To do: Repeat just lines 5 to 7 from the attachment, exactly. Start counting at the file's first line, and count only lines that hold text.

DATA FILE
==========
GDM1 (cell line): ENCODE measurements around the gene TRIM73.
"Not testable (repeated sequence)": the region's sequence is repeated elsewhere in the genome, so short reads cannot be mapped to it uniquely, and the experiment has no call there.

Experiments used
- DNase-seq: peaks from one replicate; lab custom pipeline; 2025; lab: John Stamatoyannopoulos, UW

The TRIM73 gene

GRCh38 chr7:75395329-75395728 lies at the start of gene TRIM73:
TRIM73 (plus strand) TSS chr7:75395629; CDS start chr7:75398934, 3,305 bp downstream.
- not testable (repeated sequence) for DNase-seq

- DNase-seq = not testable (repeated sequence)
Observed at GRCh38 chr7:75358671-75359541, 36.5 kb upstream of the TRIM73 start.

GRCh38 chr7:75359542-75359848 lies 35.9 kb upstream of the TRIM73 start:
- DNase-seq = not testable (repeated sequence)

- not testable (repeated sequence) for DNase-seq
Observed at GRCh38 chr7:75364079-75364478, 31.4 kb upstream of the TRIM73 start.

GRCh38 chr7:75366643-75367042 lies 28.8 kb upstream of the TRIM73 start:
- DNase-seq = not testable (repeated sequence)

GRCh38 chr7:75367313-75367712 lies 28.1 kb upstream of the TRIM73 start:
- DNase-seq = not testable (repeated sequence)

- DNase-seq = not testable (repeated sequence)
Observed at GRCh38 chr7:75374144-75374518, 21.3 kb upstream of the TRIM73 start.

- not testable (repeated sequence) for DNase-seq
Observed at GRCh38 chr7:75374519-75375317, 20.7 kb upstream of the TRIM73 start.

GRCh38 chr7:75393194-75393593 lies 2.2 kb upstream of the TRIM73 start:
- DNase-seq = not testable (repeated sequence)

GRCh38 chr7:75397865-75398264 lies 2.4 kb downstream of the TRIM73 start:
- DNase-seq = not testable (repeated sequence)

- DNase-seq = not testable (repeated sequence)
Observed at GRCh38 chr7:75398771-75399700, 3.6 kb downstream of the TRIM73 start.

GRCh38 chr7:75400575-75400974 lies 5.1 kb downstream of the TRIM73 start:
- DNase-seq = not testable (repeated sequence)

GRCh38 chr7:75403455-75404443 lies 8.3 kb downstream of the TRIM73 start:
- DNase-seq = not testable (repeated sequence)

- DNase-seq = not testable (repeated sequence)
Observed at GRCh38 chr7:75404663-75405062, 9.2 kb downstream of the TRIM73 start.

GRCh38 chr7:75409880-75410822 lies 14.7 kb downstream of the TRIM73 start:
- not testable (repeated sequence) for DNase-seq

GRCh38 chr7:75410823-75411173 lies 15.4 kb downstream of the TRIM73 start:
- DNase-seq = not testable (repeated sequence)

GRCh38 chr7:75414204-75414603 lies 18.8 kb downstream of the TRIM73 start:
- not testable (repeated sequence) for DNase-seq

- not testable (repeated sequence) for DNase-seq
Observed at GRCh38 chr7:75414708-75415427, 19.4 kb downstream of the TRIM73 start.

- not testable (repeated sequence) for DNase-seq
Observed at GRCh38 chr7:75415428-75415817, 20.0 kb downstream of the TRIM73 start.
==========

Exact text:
The TRIM73 gene

GRCh38 chr7:75395329-75395728 lies at the start of gene TRIM73:
TRIM73 (plus strand) TSS chr7:75395629; CDS start chr7:75398934, 3,305 bp downstream.